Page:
More schools swap donations for Govt funding

The Government has accepted 22 schools that missed the November deadline for joining its donation scheme into the programme.

Education Minister Chris Hipkins said the 22 schools were allowed into the scheme because their decile number had changed or because their board of trustees was not able to meet before the mid-November deadline.

The scheme would now cover 1585 schools, more than 90 percent of the schools in deciles 1 through 7 that were eligible, Hipkins said.

The donation policy will pay the schools $150 dollars per student if they stop asking children's families for donations.

Hipkins said the Government would pay the schools nearly $63.6 million, which was about $20m more than they received in donations last year.

"We were very clear that it was going to be voluntary," he said.

"The fact that 90-plus percent of schools have opted in is a very, very good sign that this is a policy that is going to make a difference to families and schools up and down the country."

Schools expected to keep asking for money

However, schools in the Government's donation scheme are expected to keep asking families for tens of millions of dollars to cover trips and course fees.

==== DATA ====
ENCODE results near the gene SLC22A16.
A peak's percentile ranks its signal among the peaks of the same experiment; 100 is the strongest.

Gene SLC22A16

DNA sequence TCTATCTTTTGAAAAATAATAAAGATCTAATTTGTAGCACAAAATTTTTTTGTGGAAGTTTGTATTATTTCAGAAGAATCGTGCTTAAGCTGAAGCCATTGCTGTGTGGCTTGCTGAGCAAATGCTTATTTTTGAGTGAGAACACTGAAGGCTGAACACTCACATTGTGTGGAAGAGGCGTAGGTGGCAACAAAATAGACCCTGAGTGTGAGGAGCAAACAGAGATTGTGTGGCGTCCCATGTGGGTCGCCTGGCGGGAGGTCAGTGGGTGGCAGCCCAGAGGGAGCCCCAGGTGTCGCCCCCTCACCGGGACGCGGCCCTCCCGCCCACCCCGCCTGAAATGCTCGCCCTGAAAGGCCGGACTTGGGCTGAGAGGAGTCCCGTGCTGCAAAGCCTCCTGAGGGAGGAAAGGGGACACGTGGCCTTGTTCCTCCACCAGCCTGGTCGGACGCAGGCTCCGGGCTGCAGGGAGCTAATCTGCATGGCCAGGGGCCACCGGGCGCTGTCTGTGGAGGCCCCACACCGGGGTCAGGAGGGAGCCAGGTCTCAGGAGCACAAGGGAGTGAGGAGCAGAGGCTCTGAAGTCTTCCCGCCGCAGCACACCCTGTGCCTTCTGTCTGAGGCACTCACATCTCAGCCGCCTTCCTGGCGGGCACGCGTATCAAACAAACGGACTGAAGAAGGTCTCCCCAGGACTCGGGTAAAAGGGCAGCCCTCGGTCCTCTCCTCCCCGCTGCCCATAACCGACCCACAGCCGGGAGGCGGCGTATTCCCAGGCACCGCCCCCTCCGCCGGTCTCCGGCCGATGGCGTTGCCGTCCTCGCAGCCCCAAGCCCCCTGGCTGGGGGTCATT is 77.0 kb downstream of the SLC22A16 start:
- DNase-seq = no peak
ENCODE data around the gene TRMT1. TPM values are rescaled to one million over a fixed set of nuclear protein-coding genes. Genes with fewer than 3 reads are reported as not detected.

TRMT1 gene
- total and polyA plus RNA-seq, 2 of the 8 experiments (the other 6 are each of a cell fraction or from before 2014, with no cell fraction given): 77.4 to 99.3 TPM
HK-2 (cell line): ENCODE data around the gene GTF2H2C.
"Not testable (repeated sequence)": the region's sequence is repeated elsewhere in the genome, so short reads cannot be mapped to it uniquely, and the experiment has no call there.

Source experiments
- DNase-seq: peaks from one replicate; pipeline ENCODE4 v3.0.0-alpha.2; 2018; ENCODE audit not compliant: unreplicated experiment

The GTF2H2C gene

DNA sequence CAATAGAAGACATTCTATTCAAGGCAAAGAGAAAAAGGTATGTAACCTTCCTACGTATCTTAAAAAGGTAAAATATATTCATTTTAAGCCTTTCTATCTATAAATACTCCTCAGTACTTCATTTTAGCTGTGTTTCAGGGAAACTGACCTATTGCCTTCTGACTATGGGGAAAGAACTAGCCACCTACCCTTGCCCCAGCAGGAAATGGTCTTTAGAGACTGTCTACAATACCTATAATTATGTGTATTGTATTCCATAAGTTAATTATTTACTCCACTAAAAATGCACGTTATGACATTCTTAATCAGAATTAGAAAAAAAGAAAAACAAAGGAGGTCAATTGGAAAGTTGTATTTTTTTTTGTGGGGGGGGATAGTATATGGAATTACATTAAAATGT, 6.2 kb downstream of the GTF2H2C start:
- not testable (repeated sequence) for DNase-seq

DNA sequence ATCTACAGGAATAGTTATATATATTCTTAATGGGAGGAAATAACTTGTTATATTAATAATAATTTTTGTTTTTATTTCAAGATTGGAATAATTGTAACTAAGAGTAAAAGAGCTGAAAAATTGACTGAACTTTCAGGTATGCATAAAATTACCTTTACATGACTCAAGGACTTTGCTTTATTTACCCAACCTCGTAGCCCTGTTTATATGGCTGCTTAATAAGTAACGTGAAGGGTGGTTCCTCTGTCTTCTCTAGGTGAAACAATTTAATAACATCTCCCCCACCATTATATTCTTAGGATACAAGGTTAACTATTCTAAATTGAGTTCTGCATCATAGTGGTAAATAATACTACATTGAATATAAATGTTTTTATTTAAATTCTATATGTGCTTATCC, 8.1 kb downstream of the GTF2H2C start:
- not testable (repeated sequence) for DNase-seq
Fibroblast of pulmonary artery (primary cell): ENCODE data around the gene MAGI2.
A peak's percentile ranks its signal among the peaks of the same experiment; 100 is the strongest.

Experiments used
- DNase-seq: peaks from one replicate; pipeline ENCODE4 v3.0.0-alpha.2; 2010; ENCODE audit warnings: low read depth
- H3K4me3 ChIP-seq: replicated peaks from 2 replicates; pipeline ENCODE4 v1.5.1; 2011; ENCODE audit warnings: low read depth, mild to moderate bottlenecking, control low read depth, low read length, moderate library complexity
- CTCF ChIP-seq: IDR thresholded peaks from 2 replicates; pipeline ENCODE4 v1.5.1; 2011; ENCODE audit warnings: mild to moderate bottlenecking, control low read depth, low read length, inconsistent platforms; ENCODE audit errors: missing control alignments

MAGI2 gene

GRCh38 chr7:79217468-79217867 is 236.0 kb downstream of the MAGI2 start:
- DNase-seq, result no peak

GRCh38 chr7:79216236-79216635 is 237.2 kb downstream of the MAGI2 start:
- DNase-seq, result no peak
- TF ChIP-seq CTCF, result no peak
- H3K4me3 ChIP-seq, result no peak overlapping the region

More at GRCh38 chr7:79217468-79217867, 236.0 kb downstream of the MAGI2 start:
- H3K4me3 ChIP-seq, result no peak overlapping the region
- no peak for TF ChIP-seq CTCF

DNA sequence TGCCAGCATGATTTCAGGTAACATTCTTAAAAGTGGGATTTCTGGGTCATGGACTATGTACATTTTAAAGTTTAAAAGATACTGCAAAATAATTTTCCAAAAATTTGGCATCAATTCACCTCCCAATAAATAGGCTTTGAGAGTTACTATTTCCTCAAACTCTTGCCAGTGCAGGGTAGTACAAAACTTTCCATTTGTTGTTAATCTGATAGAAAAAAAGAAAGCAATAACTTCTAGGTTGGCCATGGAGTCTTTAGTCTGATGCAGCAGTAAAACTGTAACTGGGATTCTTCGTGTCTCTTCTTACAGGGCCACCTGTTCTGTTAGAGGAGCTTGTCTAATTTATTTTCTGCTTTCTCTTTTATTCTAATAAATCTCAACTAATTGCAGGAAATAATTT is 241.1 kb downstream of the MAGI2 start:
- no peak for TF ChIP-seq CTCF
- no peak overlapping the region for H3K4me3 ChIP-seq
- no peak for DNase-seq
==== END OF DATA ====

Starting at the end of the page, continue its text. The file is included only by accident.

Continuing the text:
Government figures show the 1585 schools in the scheme will receive $63.6m this year - more than enough to cover the $45m they would normally collect in donations but nowhere near the $94.6m they receive for activities.

The schools have agreed to stop asking for donations in return for payments of $150 per student.

Hipkins said payments for optional activities and camps would continue under the scheme.

"A lot of that activities revenue will be for things that schools will continue to collect funding for, so out-of-school-times trips or different events that schools can charge for and always have been able to charge for."

Nearly 300 decile 1 schools in the scheme received about $5.3m from donations revenue and under the scheme they would get $9.1m, Hipkins said.

"They're going to be significantly financially better off," he said.